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NOT PRECEDENTIAL

UNITED STATES COURT OF APPEALS


FOR THE THIRD CIRCUIT
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No. 10-3041
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DEBORAH REARICK,
Appellant
v.
THE PENNSYLVANIA STATE UNIVERSITY
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APPEAL FROM THE UNITED STATES DISTRICT COURT
FOR THE MIDDLE DISTRICT OF PENNSYLVANIA
(D.C. Civ. No. 1:08-cv-01195)
District Judge: Honorable Yvette Kane, Chief Judge
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Submitted Under Third Circuit L.A.R. 34.1(a)
February 9, 2011
Before: JORDAN, GREENAWAY, JR. and WEIS, Circuit Judges.
(Opinion filed March 4, 2011)
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OPINION
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WEIS, Circuit Judge.
Plaintiff appeals two orders in this case. The first denied her request for an
extension of the discovery period; the second granted summary judgment in favor of
defendant. Finding no error, we will affirm.

Because we write solely for the parties, we recite herein only the essential
facts. Plaintiff, who has worked for The Pennsylvania State University since 1981,
brought suit against her employer, claiming that she was denied a promotion in 2006 in
retaliation for reporting sexual harassment to the Universitys affirmative action office in
2001. She also asserted that defendant breached a contract by using her past performance
assessments in evaluating her candidacy for that promotion.
After filing her complaint in 2008, plaintiff retained current counsel. This
attorney requested, and was granted, three extensions or stays of the discovery deadline,
which totaled approximately seven months. The parties had almost eleven months after
counsel entered his appearance to conduct and complete discovery. However, several
weeks after the final discovery deadline had expired, plaintiffs counsel filed a Motion
for Enlargement of Time to Complete Discovery and a motion to compel discovery. The
District Court denied those motions on May 5, 2010. On June 17, 2010, summary
judgment was entered in favor of defendant.
Plaintiff states that medical issues prevented her attorney from completing
discovery in accordance with the (thrice-revised) scheduling order. We are not persuaded
that the denial of discovery made it impossible [for plaintiff] to obtain crucial
evidence, nor has plaintiff satisfied her burden of showing that more diligent
discovery was impossible under the circumstances. See Mass. Sch. of Law at Andover,
Inc. v. Am. Bar Assn, 107 F.3d 1026, 1032 (3d Cir. 1997) (quoting In re Fine Paper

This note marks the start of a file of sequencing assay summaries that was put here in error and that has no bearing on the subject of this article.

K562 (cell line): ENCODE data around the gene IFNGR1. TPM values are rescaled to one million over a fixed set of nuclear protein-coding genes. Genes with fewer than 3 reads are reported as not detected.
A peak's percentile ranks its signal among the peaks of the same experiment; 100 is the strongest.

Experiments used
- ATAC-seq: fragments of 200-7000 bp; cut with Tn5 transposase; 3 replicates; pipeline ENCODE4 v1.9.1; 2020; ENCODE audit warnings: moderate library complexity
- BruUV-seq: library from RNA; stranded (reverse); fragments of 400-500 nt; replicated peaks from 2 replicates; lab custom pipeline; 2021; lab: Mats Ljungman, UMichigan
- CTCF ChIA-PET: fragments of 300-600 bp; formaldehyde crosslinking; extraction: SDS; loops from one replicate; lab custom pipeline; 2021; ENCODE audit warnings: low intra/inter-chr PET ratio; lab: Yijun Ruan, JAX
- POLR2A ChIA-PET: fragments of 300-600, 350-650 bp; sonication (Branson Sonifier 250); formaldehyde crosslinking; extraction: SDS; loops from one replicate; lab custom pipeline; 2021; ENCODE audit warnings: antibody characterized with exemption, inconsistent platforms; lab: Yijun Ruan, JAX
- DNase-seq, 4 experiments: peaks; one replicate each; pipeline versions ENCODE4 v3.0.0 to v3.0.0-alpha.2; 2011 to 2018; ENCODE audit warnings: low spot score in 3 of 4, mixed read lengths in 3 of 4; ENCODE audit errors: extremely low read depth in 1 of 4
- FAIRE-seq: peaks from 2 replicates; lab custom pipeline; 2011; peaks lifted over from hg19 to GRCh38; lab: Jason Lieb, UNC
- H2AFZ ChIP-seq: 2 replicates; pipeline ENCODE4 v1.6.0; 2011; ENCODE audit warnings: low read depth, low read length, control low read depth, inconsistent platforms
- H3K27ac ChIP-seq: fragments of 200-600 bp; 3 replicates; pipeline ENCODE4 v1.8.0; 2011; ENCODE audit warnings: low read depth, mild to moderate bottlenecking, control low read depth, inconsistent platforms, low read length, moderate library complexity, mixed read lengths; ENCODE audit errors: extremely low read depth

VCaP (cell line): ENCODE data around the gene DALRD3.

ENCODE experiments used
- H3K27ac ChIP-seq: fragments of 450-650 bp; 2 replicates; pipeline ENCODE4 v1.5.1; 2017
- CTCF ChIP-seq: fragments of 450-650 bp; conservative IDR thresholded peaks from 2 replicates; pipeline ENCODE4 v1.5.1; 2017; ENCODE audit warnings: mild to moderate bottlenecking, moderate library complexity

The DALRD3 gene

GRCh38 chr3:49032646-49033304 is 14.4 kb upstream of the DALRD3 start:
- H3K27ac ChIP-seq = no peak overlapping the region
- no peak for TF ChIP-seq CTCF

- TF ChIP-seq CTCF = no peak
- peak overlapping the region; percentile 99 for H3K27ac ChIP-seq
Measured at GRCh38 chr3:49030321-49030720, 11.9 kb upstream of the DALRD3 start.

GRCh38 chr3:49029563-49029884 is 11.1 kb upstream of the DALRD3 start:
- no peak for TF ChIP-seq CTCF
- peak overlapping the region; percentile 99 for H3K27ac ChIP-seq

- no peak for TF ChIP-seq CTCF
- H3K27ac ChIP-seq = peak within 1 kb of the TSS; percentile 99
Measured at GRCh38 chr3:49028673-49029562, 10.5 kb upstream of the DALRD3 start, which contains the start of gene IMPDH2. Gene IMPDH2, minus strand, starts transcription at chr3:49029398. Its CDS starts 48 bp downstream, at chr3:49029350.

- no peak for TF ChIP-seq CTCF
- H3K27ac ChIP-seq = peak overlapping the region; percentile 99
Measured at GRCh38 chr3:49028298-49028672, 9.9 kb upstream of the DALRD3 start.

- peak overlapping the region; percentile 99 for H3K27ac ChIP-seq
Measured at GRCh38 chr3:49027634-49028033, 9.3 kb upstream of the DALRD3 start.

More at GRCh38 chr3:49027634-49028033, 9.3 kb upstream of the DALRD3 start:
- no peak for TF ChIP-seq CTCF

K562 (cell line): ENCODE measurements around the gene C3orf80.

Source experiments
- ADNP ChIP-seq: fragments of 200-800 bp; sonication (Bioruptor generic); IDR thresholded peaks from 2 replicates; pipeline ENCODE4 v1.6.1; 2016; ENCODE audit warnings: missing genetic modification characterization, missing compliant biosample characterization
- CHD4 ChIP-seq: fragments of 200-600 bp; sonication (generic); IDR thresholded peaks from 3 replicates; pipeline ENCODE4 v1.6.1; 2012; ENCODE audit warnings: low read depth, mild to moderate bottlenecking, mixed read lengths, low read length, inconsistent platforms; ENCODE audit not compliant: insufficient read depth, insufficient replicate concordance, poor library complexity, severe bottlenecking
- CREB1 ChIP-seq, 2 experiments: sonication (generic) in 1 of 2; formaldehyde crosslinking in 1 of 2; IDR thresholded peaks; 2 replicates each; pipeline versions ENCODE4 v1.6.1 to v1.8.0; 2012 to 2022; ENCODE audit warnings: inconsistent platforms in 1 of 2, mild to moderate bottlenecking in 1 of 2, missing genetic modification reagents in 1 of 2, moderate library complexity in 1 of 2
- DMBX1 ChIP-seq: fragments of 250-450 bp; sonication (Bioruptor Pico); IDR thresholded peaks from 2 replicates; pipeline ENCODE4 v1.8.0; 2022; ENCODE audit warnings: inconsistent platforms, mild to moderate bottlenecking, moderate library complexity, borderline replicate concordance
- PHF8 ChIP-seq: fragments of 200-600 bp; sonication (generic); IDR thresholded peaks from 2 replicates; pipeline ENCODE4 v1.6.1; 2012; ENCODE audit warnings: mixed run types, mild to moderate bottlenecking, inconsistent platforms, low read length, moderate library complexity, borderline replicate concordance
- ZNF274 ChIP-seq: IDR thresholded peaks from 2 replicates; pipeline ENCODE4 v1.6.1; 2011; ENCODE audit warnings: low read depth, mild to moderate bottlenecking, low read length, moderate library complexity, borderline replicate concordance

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Antitrust Litig., 685 F.2d 810, 818 (3d Cir. 1982)). We therefore find no abuse of
discretion. See id. at 1032-33.
Nor do we find error in the District Courts grant of summary judgment on
the plaintiffs retaliation claims. After careful review of the record, we find nothing more
than the plaintiffs own speculation supporting her allegation that retaliatory animus was
a factor in the denial of her application for promotion. See Watson v. Se. Pa. Transp.
Auth., 207 F.3d 207, 215 (3d Cir. 2000) (discussing showing required for retaliation
claim). Mere allegations are not sufficient to establish a genuine issue of material fact
for purposes of summary judgment. See Lexington Ins. Co. v. W. Pa. Hosp., 423 F.3d
318, 333 (3d Cir. 2005) (Speculation does not create a genuine issue of fact (quoting
Hedberg v. Ind. Bell Tel. Co., Inc., 47 F.3d 928, 932 (7th Cir. 1995))).
With respect to the plaintiffs breach of contract claim, we have reviewed
the Agreement and General Release and find it to be a contract complete within itself . . .
. represent[ing] the parties entire agreement. Yocca v. Pittsburgh Steelers Sports, Inc.,
854 A.2d 425, 436 (Pa. 2004) (internal quotations omitted). The contracts silence on the
matter of the plaintiffs past performance evaluation scores does not amount to ambiguity.
See Seven Springs Farm, Inc. v. Croker, 748 A.2d 740, 744 (Pa. Super. 2000) (en banc)
([W]hen a contract fails to provide for a specific contingency, it is silent, not
ambiguous and court should neither consider extrinsic evidence nor read into the
contract a term . . . which clearly it does not contain).
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The District Courts grant of summary judgment on this claim was, therefore, proper.
Accordingly, the District Courts orders will be affirmed.